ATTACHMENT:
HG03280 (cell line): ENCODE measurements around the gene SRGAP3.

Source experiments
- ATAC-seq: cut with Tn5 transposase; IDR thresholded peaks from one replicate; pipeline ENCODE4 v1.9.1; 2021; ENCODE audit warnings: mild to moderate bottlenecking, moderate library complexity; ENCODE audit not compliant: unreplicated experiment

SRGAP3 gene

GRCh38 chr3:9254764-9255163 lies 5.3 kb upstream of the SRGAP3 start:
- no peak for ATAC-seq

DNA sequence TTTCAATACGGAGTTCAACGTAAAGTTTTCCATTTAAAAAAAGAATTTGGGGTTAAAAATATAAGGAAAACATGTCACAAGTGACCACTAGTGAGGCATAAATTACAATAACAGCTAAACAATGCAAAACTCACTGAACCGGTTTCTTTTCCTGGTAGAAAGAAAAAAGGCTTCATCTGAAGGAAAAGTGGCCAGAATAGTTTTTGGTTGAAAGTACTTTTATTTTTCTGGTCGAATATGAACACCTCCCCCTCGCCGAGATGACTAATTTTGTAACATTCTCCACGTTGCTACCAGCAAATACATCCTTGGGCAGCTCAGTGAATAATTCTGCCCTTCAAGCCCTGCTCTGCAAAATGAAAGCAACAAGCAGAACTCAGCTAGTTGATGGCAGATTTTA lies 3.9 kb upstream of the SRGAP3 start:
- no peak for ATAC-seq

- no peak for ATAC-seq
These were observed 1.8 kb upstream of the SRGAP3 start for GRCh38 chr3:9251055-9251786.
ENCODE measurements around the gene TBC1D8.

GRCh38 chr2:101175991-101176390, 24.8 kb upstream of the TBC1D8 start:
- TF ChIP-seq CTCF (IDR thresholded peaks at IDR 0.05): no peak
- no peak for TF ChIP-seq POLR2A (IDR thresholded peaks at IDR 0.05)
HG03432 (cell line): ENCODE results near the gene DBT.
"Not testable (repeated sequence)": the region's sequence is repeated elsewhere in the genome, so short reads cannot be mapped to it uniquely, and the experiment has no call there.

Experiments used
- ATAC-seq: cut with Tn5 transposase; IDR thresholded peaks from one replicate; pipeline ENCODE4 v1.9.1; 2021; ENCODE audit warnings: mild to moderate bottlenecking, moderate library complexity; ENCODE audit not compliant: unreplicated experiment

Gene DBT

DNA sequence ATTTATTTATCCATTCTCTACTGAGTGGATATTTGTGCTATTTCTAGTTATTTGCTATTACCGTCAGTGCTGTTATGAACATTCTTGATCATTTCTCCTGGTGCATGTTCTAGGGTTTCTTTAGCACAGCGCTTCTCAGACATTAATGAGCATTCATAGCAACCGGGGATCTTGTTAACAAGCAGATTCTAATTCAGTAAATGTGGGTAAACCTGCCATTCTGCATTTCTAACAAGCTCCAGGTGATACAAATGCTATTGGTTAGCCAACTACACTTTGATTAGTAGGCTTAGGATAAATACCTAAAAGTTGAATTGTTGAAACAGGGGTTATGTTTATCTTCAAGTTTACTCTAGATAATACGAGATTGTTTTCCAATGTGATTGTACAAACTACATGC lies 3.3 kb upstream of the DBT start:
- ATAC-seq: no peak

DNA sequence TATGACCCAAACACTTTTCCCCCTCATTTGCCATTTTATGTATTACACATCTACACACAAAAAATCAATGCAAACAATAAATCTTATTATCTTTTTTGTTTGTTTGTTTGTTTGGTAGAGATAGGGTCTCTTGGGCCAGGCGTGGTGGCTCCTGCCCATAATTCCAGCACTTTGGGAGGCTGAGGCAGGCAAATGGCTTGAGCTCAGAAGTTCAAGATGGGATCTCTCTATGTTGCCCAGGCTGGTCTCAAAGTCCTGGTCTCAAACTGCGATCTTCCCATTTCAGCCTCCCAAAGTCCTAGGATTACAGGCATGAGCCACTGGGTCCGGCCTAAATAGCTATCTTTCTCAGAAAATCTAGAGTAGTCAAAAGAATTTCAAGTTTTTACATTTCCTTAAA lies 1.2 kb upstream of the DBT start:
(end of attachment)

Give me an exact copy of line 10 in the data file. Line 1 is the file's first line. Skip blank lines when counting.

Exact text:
These were observed 1.8 kb upstream of the SRGAP3 start for GRCh38 chr3:9251055-9251786.